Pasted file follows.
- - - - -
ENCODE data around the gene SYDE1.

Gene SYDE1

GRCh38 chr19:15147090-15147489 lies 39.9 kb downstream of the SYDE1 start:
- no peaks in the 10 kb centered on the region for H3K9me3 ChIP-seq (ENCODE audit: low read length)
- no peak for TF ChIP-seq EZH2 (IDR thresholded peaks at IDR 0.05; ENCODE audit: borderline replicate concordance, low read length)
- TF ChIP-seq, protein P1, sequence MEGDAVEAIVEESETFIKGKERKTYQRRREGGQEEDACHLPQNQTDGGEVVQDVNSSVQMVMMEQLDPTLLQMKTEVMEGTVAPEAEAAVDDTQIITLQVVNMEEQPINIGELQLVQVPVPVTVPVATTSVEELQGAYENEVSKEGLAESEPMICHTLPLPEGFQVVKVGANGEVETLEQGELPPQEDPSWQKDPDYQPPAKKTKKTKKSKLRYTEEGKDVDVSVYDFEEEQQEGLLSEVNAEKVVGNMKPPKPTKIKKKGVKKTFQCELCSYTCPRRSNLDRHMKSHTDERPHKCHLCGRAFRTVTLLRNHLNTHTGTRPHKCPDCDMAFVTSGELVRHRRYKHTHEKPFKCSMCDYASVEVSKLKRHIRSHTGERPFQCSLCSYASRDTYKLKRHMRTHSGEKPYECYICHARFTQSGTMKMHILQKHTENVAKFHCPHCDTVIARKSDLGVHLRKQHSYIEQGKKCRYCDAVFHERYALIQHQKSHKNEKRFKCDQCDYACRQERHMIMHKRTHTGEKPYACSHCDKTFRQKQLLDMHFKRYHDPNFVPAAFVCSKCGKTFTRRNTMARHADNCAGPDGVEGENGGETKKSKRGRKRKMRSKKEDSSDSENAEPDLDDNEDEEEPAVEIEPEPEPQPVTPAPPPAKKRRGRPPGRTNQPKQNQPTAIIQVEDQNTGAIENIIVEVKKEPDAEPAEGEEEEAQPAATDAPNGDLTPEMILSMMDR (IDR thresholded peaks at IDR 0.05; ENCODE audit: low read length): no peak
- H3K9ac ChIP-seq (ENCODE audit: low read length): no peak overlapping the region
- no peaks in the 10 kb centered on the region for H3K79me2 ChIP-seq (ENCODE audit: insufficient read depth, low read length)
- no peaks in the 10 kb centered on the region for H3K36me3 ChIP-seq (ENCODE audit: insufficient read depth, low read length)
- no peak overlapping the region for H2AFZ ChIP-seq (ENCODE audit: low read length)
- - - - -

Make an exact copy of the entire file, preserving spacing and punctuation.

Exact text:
ENCODE data around the gene SYDE1.

Gene SYDE1

GRCh38 chr19:15147090-15147489 lies 39.9 kb downstream of the SYDE1 start:
- no peaks in the 10 kb centered on the region for H3K9me3 ChIP-seq (ENCODE audit: low read length)
- no peak for TF ChIP-seq EZH2 (IDR thresholded peaks at IDR 0.05; ENCODE audit: borderline replicate concordance, low read length)
- TF ChIP-seq, protein P1, sequence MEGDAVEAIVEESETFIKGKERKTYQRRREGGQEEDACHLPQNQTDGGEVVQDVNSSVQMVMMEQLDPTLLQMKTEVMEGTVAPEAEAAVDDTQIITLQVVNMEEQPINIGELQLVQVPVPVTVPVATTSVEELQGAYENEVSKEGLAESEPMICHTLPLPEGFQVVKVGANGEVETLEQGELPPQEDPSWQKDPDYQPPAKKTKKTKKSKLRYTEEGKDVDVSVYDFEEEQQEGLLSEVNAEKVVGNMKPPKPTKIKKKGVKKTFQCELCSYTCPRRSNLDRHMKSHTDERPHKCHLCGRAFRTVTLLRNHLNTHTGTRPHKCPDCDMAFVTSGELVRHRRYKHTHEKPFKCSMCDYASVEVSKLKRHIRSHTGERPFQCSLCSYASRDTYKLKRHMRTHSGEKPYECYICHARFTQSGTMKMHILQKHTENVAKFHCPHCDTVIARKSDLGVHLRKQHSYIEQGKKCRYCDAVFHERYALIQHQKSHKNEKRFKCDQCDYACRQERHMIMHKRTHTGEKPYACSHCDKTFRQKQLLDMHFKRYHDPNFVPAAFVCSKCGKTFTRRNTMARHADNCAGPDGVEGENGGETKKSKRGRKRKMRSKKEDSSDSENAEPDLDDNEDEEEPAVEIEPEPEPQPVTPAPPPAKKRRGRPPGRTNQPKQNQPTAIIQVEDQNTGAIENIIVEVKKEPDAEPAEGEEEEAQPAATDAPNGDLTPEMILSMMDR (IDR thresholded peaks at IDR 0.05; ENCODE audit: low read length): no peak
- H3K9ac ChIP-seq (ENCODE audit: low read length): no peak overlapping the region
- no peaks in the 10 kb centered on the region for H3K79me2 ChIP-seq (ENCODE audit: insufficient read depth, low read length)
- no peaks in the 10 kb centered on the region for H3K36me3 ChIP-seq (ENCODE audit: insufficient read depth, low read length)
- no peak overlapping the region for H2AFZ ChIP-seq (ENCODE audit: low read length)